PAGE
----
Teenagers do not always make the best nutritional choices, and this may have long-term consequences. A study by Antonia Manduca et al. (4), published in JNeurosci, found that omega-3 fatty acid deficiency early on can influence mood, memory, and even brain plasticity later in life. Feeding mice an omega-3-deficient diet beginning in adolescence was linked to deficits in cognitive function, mood and anxiety, and plasticity in two key brain regions, the medial prefrontal cortex and the nucleus accumbens, in adulthood.
In a recent eNeuro study using a mouse model of Alzheimer’s disease, V. Alexandra Moser and Christian J. Pike (5) showed that obesity can interact with genetics to affect Alzheimer’s disease risk. Mice fed a diet high in sugar and saturated fat for 12 weeks had more amyloid-beta deposition and glial cell activation if they were carriers of the higher risk APOE4 variant, but not the more common APOE3 version. This may suggest that APOE4 carriers are more susceptible to the effects of poor diet and excess body weight, making it even more important to maintain a healthy diet and weight with age.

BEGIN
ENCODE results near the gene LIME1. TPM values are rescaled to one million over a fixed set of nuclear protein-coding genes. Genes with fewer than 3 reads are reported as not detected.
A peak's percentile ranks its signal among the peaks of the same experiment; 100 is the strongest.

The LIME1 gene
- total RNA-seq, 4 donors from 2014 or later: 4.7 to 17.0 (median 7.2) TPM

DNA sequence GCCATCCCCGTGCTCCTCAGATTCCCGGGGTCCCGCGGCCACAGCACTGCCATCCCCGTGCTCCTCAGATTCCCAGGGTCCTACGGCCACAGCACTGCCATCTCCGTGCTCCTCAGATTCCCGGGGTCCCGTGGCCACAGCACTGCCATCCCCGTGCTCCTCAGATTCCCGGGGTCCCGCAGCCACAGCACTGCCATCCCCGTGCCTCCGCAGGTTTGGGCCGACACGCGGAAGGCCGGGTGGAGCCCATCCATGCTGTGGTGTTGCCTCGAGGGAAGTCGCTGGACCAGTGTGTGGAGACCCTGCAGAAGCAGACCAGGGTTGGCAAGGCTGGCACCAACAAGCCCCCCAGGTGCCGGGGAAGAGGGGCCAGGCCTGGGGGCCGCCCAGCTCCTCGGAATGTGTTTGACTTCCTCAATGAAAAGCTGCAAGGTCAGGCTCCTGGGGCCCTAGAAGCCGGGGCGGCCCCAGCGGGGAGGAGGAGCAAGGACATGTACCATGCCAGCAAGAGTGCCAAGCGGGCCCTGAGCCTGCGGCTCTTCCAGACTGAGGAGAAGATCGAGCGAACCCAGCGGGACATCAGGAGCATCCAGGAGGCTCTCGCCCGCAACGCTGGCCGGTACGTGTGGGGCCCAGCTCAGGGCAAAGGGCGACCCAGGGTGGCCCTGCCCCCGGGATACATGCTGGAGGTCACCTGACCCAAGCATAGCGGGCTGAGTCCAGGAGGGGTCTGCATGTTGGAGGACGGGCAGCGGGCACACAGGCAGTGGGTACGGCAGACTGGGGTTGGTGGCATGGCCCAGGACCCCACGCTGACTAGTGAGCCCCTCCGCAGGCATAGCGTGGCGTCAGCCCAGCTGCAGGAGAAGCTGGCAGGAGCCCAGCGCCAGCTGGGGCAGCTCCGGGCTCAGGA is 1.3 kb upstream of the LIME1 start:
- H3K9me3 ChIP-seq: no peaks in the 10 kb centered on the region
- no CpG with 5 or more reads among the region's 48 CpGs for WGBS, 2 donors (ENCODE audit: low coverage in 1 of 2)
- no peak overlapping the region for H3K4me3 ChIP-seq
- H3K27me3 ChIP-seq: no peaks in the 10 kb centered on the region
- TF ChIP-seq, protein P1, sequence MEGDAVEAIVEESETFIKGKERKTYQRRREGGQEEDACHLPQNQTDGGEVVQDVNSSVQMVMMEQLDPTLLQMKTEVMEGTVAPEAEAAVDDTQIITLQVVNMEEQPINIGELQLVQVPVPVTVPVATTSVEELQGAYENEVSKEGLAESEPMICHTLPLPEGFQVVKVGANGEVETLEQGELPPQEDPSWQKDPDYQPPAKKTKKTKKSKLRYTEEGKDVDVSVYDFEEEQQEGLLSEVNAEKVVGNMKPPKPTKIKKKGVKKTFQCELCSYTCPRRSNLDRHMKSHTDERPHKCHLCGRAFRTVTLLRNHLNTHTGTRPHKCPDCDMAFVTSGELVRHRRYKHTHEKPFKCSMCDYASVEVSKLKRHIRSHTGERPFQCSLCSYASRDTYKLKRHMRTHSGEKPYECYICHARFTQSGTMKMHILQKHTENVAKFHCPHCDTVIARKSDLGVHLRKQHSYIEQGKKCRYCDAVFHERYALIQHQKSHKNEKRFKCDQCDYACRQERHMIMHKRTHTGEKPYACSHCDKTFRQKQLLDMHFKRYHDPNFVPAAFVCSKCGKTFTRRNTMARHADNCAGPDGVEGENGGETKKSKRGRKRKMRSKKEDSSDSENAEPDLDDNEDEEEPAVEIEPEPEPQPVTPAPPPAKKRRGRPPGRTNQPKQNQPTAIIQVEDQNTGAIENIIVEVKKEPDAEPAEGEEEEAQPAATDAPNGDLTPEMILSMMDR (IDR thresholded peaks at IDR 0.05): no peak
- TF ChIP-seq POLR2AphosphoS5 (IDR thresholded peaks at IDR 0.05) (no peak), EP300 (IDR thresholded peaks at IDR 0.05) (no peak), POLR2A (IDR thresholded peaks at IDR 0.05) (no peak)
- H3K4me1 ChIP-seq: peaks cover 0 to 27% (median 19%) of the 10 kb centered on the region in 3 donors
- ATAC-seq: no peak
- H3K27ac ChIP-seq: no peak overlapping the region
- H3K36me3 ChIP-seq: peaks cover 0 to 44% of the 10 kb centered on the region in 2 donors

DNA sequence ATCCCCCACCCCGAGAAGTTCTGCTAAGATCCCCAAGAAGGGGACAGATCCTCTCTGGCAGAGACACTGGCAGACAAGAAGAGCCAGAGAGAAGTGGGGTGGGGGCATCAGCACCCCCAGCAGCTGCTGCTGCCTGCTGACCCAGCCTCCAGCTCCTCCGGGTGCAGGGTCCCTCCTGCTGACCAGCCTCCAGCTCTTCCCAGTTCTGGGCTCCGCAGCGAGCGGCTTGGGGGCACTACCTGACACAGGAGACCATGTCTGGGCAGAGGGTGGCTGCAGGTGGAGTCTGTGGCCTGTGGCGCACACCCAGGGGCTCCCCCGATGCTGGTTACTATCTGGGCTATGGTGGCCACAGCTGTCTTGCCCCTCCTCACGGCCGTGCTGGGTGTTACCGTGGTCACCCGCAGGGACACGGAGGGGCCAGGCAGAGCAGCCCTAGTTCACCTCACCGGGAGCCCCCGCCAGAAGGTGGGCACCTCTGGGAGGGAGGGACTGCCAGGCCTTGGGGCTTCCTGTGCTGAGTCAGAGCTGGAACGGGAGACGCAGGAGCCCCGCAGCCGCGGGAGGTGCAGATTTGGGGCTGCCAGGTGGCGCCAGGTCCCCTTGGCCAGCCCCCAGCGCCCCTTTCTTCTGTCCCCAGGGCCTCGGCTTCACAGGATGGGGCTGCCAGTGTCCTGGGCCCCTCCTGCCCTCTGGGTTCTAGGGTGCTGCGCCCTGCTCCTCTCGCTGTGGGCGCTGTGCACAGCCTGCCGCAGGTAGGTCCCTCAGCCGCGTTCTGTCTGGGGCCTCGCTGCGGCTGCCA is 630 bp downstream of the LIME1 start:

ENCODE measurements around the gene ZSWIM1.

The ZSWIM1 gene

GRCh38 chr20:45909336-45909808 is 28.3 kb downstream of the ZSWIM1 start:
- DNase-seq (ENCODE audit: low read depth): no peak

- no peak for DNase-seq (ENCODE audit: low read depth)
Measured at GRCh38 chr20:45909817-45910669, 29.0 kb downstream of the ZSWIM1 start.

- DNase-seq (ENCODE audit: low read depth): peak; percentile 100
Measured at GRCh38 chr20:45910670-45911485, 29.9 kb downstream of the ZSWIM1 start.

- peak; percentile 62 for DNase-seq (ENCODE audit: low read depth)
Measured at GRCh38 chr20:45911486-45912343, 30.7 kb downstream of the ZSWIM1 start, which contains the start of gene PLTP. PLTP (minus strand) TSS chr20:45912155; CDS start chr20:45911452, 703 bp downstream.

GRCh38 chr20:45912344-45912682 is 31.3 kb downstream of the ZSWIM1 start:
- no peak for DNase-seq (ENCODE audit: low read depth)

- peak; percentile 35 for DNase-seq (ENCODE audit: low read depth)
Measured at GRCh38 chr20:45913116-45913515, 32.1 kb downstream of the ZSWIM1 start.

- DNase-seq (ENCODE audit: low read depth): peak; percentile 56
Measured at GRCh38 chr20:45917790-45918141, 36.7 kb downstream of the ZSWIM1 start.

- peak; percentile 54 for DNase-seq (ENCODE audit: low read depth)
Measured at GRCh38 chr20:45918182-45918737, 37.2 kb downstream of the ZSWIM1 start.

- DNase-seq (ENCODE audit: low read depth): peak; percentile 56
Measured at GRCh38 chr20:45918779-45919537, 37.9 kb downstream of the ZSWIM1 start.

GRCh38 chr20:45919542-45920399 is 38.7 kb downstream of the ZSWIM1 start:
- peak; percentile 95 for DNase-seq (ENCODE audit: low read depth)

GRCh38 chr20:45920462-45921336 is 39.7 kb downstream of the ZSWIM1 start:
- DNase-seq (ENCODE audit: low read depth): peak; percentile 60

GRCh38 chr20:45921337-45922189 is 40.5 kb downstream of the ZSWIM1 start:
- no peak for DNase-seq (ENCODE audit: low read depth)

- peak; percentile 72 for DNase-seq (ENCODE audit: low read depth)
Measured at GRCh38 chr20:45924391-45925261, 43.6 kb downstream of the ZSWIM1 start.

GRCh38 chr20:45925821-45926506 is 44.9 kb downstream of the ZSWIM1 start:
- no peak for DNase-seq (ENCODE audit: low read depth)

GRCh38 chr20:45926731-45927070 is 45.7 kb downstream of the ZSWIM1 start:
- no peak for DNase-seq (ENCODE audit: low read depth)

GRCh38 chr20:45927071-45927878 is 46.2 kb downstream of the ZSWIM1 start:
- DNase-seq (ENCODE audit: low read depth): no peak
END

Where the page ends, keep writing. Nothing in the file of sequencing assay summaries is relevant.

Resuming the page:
Carriers of the Alzheimer’s disease (AD) risk gene APOE4 may be more susceptible to the effects of diet-induced obesity on AD pathology. Credit: Moser and Pike, JNeurosci (2019).
Other work has suggested that it is not only what, but when we eat that affects brain health. In a mouse model of Huntington’s disease, Huei-Bin Wang et al. (6) demonstrated that young adult animals who were restricted to six-hour feeding periods for three months improved in motor function, heart rate variability, and genetic markers in the brain’s striatum, which is known to be affected in Huntington’s disease. The findings align with other work suggesting that time-restricted food intake can benefit metabolic measures, including blood pressure, weight, and insulin sensitivity, which are all important factors in both brain and heart health (7, 8).